AMD: Calling PS4 And Xbox One “PCs In A Box” Is Patently Untrue

Though it does remain to be seen how PCs and consoles compare in terms of visual quality.

Posted By | On 25th, Aug. 2013 Under News


AMD

We recently spoke to PR Lead for Gaming and Enthusiast Graphics at AMD Robert Hallock about upcoming technology for PCs, and how close these would sync up to games that we’d be seeing on the Xbox One and PS4. Will we see better visuals than the next generation is promising, for instance?

Hallock responded, “People often compare the hardware of the next-gen consoles and the PC, compare specs on paper, and conclude that these consoles must be “PCs in a box.” That is patently untrue. While there are many commonalities, there were platform architecture decisions made for the consoles that set them apart from the PC in a significant way: how developers access the hardware, the Xbox One’s ESRAM, and the PlayStation 4’s UMA are all powerful examples of such decisions.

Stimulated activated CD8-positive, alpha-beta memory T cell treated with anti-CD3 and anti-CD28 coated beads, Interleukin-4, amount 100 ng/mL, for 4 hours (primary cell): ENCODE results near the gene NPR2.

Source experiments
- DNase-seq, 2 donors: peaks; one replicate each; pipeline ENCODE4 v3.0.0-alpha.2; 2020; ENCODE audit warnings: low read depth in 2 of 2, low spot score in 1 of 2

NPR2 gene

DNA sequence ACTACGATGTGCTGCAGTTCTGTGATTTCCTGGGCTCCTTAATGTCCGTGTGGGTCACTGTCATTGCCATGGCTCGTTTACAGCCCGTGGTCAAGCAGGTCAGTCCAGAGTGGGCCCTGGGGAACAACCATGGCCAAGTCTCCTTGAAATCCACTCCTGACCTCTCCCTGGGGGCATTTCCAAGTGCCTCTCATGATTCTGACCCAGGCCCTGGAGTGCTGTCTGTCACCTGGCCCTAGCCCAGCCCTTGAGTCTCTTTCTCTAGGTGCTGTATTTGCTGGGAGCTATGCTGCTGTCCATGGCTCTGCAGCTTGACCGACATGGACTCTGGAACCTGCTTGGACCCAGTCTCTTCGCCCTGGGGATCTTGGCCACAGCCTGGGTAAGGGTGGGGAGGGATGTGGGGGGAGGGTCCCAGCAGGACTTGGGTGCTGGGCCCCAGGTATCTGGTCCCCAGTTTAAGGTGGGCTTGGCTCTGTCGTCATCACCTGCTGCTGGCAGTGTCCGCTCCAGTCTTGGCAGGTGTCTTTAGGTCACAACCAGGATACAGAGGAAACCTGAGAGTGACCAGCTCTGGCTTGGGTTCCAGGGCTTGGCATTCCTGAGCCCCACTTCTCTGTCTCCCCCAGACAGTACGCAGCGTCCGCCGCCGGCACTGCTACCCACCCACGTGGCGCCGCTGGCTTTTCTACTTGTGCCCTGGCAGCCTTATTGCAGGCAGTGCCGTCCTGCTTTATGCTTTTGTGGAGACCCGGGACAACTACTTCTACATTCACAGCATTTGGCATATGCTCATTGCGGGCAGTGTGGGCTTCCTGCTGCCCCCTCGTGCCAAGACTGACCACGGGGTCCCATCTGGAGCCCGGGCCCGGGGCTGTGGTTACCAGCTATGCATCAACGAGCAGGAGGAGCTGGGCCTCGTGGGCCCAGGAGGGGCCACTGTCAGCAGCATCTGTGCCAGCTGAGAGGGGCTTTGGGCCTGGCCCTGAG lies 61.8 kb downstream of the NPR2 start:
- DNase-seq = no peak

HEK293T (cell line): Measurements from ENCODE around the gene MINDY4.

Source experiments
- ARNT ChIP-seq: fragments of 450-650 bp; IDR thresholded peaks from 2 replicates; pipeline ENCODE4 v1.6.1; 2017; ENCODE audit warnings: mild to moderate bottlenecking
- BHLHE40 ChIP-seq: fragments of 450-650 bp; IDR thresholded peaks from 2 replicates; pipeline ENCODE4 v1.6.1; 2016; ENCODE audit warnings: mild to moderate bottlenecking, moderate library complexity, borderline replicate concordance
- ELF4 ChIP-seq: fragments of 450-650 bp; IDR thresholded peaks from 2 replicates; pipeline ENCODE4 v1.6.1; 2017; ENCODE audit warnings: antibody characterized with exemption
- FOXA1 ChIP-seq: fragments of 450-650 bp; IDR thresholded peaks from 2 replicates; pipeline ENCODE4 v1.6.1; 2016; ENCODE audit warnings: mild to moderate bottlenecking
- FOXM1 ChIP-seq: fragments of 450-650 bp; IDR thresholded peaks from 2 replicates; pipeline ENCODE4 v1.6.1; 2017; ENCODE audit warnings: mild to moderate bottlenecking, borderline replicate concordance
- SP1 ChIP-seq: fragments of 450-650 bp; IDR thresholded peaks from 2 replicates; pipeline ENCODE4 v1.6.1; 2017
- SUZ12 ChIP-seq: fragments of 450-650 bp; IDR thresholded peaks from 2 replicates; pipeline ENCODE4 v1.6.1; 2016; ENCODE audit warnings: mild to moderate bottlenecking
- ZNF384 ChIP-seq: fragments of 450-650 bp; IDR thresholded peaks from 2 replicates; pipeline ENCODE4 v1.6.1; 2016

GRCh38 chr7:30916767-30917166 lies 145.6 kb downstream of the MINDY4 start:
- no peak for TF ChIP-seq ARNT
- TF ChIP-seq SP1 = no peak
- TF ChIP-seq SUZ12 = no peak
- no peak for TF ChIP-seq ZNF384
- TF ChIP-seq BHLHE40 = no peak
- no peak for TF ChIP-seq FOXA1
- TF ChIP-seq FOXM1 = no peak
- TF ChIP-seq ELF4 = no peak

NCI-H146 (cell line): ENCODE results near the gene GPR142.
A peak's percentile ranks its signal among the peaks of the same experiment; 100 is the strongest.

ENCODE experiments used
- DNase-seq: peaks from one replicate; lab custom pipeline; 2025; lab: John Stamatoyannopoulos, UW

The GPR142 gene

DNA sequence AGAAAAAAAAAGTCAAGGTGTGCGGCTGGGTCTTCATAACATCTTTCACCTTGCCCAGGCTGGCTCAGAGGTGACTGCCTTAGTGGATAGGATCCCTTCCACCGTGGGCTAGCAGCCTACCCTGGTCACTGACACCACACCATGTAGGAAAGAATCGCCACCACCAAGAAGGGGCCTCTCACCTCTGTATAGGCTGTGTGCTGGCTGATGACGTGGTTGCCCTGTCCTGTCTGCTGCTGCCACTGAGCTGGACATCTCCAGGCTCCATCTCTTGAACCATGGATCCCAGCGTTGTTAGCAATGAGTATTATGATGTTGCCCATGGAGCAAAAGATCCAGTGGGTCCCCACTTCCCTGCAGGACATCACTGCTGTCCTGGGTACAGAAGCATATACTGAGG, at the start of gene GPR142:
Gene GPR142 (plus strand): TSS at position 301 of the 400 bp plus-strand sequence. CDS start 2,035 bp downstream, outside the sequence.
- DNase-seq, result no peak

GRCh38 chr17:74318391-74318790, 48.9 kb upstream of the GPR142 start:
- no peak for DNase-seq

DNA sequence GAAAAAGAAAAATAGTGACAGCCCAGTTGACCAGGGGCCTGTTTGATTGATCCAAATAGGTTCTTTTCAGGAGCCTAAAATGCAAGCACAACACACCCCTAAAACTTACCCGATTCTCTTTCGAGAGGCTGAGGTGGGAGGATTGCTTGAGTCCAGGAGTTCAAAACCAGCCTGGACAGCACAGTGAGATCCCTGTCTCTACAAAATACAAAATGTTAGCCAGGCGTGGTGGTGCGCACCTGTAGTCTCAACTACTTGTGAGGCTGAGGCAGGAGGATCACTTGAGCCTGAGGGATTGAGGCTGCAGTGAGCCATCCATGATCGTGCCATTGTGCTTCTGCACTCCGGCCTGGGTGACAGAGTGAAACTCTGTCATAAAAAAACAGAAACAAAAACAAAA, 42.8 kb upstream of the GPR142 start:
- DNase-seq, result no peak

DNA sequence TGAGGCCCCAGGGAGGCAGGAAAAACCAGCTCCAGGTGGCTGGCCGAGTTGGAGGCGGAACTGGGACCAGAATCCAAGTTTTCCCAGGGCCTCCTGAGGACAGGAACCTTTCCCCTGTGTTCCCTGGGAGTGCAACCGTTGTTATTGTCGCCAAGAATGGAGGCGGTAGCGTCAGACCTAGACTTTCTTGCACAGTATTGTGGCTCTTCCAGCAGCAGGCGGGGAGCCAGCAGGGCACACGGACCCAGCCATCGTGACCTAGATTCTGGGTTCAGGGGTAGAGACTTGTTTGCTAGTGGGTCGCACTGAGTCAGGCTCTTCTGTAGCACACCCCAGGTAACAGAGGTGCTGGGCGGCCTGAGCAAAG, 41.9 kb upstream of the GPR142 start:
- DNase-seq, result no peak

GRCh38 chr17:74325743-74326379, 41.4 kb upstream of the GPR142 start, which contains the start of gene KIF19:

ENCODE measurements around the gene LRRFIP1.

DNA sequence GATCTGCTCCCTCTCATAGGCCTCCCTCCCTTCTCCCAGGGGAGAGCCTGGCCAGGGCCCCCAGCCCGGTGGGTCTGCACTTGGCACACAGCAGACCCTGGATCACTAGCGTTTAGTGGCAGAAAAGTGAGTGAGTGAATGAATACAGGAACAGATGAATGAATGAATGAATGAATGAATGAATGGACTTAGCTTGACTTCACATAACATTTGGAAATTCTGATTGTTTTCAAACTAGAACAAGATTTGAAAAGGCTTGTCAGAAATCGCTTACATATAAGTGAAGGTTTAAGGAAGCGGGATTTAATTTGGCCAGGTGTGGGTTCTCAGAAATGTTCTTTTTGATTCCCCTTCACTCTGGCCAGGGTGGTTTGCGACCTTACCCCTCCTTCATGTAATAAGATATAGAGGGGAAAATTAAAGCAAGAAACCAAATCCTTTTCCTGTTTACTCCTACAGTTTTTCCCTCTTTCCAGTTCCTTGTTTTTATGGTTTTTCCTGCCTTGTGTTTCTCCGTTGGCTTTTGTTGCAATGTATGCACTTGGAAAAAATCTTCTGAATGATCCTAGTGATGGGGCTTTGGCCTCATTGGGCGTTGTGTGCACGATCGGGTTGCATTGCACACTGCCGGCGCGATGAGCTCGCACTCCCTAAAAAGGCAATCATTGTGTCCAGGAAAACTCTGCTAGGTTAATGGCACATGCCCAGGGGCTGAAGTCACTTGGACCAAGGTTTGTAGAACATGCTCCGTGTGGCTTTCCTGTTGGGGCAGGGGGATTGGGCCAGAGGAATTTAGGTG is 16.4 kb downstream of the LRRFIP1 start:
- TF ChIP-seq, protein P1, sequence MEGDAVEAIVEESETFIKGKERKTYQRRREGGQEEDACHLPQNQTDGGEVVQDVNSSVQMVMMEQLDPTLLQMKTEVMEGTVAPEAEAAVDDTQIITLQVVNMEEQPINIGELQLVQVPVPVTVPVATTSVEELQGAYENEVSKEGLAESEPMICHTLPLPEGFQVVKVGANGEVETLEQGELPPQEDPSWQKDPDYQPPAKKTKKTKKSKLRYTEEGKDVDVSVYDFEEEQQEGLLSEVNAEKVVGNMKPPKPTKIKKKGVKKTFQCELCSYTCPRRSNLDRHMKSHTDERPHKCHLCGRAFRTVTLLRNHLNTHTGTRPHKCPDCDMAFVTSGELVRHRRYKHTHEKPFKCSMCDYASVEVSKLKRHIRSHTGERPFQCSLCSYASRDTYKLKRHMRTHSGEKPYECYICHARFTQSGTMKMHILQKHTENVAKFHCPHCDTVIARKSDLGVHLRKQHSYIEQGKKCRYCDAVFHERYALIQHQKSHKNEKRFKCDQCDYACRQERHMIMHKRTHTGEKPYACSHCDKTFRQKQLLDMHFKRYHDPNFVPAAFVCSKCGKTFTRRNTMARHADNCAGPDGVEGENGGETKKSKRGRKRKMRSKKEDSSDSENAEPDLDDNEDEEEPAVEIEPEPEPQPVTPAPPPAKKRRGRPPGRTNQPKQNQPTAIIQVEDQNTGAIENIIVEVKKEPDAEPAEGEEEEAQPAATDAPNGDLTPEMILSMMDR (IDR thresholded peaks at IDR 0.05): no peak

“It remains to be seen how PCs and consoles will compare from the perspective of image quality–the consoles haven’t launched, after all–but we can certifiably say that the industry’s baseline image quality will make a quantum leap with the arrival of DirectX 11 in the mainstream. These next-gen consoles are working with state-of-the-art hardware: programmable shaders, large vbuffers, significant GPU compute resources and so much more.”

We also asked Hallock about what the future holds in the next 5-6 years since the big three console manufacturers are all using AMD technology.

“It’s tremendously difficult to predict where things will go in 5-6 years, but we can talk about the near-term with more confidence: the game development industry now uses AMD Radeon graphics for six shipping platforms: Nintendo Wii, Nintendo Wii U, Sony PlayStation 4, Microsoft Xbox 360, Microsoft Xbox One and the PC. For five of those six platforms, Radeon is the only choice in the development process.

“And coming into this latest generation, our flagship Graphics Core Next architecture is the common fabric for any game developer looking to publish. It’s all a bit oblivious to believe or assert that this situation won’t have a positive and obvious effect on the overall level of optimization games demonstrate for AMD architectures.”


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